Many U.S.A. Americans have been wondering why, if shipping the tar sands is so safe, doesn't Canada just ship it directly to pretty Vancouver instead of all the way through the U.S. farmbelt to Texas. Down to Houston is a much longer and more dangerous journey for the sludge and it's a lot further away from the Asian markets that want the toxic stuff. Thomas Homer-Dickson, who holds the CIGI Chair of Global Systems at the Balsillie School of International Affairs at the University of Waterloo in Ontario addressed that in an OpEd for the NY Times a few months ago in which he pointed out that if Obama blocks the Keystone XL pipeline once and for all, he’d be doing Canada a favor.
Canada’s tar sands formations, landlocked in northern Alberta, are a giant reserve of carbon-saturated energy-- a mixture of sand, clay and a viscous low-grade petroleum called bitumen. Pipelines are the best way to get this resource to market, but existing pipelines to the United States are almost full. So tar sands companies, and the Alberta and Canadian governments, are desperately searching for export routes via new pipelines.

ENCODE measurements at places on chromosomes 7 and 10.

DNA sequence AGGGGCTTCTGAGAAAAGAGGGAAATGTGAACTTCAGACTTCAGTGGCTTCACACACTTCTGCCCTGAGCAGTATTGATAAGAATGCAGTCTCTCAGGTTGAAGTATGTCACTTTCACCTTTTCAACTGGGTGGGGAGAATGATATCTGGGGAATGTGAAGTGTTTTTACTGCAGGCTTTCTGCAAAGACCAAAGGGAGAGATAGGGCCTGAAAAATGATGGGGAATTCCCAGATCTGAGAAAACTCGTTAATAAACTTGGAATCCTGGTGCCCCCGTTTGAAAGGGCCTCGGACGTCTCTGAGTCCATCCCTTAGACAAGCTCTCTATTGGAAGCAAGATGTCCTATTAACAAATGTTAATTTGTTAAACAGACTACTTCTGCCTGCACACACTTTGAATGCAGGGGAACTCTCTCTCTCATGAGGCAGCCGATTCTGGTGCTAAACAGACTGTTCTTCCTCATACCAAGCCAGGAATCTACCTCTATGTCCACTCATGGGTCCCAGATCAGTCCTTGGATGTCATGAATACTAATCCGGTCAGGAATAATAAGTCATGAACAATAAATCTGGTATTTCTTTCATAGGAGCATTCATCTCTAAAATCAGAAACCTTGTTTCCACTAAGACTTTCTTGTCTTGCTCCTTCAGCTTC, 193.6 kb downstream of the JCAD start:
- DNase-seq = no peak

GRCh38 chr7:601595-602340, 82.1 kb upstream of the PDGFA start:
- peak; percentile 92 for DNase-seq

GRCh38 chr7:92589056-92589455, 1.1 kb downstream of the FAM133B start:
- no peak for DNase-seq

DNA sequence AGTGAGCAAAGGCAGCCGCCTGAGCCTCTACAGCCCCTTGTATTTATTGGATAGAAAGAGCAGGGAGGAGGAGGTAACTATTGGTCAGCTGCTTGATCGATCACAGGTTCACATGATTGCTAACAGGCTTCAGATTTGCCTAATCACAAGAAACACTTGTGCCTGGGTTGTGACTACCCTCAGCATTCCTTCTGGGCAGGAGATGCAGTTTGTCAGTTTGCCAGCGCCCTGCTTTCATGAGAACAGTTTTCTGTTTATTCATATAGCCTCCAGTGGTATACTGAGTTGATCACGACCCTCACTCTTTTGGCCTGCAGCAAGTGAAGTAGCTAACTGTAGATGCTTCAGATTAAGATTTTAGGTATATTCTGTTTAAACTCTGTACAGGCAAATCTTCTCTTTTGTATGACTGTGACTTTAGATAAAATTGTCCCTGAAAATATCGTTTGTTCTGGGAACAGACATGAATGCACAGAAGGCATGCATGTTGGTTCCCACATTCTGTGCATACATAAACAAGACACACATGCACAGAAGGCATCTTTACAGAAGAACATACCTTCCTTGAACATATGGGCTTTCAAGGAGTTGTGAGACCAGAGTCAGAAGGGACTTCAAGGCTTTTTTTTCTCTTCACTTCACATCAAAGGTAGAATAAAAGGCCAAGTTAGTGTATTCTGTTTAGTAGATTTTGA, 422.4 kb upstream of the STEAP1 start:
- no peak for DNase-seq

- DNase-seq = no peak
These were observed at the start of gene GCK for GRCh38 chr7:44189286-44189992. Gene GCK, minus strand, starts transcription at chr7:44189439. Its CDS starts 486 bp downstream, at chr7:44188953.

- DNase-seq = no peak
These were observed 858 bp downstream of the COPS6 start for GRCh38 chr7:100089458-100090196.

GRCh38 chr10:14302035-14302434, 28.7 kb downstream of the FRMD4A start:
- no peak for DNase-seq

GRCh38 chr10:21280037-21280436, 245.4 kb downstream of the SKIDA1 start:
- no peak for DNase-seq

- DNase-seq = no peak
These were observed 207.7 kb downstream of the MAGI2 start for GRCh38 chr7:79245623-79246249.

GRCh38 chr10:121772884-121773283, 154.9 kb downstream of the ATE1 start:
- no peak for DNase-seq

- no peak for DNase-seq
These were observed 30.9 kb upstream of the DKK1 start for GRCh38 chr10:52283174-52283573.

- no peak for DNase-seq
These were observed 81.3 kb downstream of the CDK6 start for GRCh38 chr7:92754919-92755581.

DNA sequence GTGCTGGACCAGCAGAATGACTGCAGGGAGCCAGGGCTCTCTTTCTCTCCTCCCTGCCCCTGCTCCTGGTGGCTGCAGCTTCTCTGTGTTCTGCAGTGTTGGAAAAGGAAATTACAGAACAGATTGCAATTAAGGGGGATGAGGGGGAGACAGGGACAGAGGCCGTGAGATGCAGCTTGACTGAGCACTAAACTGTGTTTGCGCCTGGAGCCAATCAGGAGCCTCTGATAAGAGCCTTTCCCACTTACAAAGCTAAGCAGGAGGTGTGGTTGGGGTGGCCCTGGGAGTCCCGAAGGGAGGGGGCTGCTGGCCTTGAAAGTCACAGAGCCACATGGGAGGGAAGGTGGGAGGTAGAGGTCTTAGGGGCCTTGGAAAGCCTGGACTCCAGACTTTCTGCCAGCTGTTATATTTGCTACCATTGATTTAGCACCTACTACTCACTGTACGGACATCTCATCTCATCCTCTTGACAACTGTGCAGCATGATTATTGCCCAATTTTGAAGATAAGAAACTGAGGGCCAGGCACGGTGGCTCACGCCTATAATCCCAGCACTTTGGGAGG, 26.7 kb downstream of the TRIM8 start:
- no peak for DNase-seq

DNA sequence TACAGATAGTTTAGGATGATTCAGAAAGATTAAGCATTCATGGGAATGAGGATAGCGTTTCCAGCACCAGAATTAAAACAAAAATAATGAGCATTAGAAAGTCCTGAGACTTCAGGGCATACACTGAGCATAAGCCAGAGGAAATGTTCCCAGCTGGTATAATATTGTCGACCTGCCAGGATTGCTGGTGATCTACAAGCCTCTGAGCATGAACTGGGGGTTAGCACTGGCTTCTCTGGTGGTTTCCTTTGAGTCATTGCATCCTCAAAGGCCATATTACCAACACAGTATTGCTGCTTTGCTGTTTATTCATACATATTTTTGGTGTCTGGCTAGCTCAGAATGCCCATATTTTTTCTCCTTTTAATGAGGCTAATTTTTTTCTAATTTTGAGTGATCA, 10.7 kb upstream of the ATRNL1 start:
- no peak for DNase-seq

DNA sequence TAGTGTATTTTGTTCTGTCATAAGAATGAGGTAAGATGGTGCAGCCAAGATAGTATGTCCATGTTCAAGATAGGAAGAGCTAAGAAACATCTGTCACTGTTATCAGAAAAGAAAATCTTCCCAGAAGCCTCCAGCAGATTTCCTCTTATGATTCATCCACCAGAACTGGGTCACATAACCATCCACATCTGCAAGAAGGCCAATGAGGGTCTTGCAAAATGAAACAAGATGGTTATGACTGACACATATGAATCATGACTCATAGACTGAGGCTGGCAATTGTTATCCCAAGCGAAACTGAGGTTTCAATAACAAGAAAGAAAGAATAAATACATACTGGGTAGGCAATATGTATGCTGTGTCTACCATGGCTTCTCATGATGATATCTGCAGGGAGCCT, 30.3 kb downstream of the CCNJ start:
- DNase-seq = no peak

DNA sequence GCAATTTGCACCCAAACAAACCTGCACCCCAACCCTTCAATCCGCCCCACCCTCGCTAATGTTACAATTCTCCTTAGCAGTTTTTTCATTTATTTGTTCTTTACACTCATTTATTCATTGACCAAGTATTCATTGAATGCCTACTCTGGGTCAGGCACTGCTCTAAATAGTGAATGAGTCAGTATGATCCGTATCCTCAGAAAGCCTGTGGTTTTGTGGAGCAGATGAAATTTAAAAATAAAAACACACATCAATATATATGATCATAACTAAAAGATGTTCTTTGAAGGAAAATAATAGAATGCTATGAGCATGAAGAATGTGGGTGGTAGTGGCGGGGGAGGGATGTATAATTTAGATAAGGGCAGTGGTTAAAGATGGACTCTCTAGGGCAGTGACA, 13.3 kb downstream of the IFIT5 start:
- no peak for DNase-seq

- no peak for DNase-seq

Canadians don’t universally support construction of the pipeline. A poll by Nanos Research in February 2012 found that nearly 42 percent of Canadians were opposed. Many of us, in fact, want to see the tar sands industry wound down and eventually stopped, even though it pumps tens of billions of dollars annually into our economy.

The most obvious reason is that tar sands production is one of the world’s most environmentally damaging activities. It wrecks vast areas of boreal forest through surface mining and subsurface production. It sucks up huge quantities of water from local rivers, turns it into toxic waste and dumps the contaminated water into tailing ponds that now cover nearly 70 square miles.

Also, bitumen is junk energy. A joule, or unit of energy, invested in extracting and processing bitumen returns only four to six joules in the form of crude oil. In contrast, conventional oil production in North America returns about 15 joules. Because almost all of the input energy in tar sands production comes from fossil fuels, the process generates significantly more carbon dioxide than conventional oil production.